Back to School Shopping With a Picky Teen

Top Tips for Back-to-School Shopping with a Picky Teen

It’s that time of year again – back to school  And with the little kids, while you can certainly make most of the choices for them, it gets harder and harder to do that as they get older. Teens are picky – and back to school shopping time can be fraught with hard to stomach stuff.  Here are some tips for back-to-school shopping with your picky teen.

Let Them Shop

This doesn’t mean you should give your teen you credit card and drop him or her off at the mall for a few hours! Actually, there is a method to letting your picky teen do his or her own back-to-school shopping, and it can be a positive learning process. Here’s how it works.

Go Through Their Things

With your teen, go through her clothes and determine what she really needs. Get rid of only those clothes that can’t be repaired or are stained permanently, then work on mixing and matching what’s left. Then determine what clothes she needs and make a specific list.


Once you both understand what’s necessary, you can make a budget for those items. Determine what you are willing to pay for each piece of clothing, total it up, and then give your teen the money. Once it’s spent, no more – be firm on this one! You may want to accompany her on this shopping trip to help point out bargains and such, but the point is, she is in charge of planning her purchases and spending the money.

Good Lessons

While you’re doing all this, think of the good life lessons you’ll be teaching your teen. Your teen will learn how to budget his money, and will get a no-frills introduction into the world of financial planning. Remember, once the money is gone, he is not getting any more, so he will have to plan out how he is going to divide up the money to get all the items he wants. Your teen may also be motivated to shop for things on sale or things at second-hand shops once he realizes how much the things he wants actually cost.

Consider letting your teen keep any money that’s left, too. Having a little extra spending money can be a great motivator to find bargains!

Go for Re-Sale

Even picky teens can usually find something at a consignment shop or second-hand store. Name brands are not necessarily hard to come by at these places, and if your teen has a flare for individuality, she might be able to put together a stunning outfit with second-hand clothes and accessories.

Your Questions About How Do You Get Out Of Debt

Thomas asks…

What should you do when your husband is financially irresponsible?

When my husband and I were dating he had financial trouble but he told me it was his ex-wife’s irresponsible spending that drove him deep into debt. After we married I discovered he does his fair share of irresponsible spending too. He works 60-80 hours a week at a job for reasonable pay but the money is spent as soon as it hits the bank account. He has even started working a 2nd job but he has a lame story about how he has to wait 6 months to be paid. I think he’s spending the money and not telling me. He’s now taking out loans we can’t afford to pay. He buys TVs and video game equipment and cars and guns that we can’t afford. He is always working or out goofing off with his friends and he doesn’t spend any time with the family. When he is home he is rude to me and he rarely plays with the kids.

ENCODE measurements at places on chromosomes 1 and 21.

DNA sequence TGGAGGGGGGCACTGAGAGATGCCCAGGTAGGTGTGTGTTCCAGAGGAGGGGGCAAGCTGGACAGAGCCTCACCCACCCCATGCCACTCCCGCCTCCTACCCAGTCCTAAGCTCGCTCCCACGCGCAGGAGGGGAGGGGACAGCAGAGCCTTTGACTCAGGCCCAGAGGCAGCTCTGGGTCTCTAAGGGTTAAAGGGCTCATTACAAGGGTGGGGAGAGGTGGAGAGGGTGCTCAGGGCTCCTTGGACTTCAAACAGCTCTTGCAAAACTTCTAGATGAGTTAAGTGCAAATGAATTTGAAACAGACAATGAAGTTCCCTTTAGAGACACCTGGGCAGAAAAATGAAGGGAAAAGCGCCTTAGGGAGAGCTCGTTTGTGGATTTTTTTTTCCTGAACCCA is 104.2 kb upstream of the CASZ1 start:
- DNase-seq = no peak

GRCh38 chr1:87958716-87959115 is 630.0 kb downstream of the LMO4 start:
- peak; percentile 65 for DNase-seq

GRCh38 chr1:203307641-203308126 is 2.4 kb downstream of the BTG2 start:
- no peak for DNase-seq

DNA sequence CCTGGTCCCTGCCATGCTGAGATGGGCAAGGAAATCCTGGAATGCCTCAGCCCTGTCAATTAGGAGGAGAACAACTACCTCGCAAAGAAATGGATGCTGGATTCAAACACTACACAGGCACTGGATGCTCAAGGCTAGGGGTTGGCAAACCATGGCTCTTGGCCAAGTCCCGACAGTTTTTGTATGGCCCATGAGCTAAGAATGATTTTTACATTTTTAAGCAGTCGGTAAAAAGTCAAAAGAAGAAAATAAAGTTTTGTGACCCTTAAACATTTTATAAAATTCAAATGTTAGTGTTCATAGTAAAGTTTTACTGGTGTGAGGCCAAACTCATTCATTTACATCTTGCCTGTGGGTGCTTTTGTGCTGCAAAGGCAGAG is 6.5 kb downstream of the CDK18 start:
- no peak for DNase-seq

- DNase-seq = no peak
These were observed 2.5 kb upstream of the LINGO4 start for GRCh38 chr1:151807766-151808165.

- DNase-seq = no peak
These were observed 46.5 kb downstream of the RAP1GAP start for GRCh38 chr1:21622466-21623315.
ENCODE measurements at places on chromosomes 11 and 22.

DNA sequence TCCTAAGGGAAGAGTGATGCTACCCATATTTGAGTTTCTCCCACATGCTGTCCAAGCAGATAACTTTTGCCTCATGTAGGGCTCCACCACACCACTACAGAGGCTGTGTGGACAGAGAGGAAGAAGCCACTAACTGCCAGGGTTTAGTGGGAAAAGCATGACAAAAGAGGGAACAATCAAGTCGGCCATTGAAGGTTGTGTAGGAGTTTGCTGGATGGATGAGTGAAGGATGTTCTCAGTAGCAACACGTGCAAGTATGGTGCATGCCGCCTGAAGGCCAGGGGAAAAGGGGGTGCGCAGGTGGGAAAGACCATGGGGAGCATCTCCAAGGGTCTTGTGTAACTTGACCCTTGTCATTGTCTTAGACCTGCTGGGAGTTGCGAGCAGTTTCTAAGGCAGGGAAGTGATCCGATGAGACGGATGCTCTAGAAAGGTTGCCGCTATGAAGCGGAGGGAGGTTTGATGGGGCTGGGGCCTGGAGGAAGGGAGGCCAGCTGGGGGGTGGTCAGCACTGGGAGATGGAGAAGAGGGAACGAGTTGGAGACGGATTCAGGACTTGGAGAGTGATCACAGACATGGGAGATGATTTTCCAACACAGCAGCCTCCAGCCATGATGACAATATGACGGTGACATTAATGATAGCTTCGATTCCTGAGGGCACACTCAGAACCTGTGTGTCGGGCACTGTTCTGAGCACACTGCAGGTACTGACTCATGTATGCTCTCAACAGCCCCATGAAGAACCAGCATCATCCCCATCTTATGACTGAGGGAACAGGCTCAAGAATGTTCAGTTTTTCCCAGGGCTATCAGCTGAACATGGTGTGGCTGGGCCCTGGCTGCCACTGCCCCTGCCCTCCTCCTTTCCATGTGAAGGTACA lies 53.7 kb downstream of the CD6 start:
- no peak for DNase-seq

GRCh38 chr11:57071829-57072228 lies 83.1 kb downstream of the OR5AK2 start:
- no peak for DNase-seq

I have tried to take a more active role in the finances but even when we work out a budget he doesn’t stick to it. I am a stay-at-home-mom with my own fair share of debt from a previous marriage so I can’t open a bank account in my name and I am financially dependent on him. I have tried to find a job on my own to pay the bills but I can’t find a job that will pay for childcare for our 2 young kids and he is never home to watch them.

I don’t want to get a divorce because I still love him and I hope that someday he will be willing to go to marriage counseling and improve on these issues but I don’t want him to drag me further in debt with him. I live in Texas so there is no legal separation. Is there any other way to protect myself financially without going so far as to get a divorce?

richmama answers:

Probably not. In fact you could wind up with all the bills already existing anyway if he should skip.

You need to talk to a lawyer, and probably you should do it soon.

Nancy asks…

i wish to be debt free. how can i do that?

ok i am 24 just got married.and i dont want my husband to know about my debts.

i want to be debt free and i want my credit score to go back up.

is there someone i can go to help me .

i went to school back in 2007 and owed them 3000 and i paid 2000 off but within months it went back to 3000 again. ( iwas out of a job and had no way of paying it) so once again i paid 1000 off it. but thats all i had . i just didnt want it to accumulate to go higher and higher. i dont know how much i owe them now since. i stop paying it in 2009.

i have a card as well i owe around 1000 too. which i would like to pay off too.
i have another school debt of 500.

i had planned to pay it all off but its hard when you dont make so much and you have decide which is more better for you. pay off one debt and starve for a month and live with only tap water and whatever you can get for under 100 a month or eat well and pay your bills.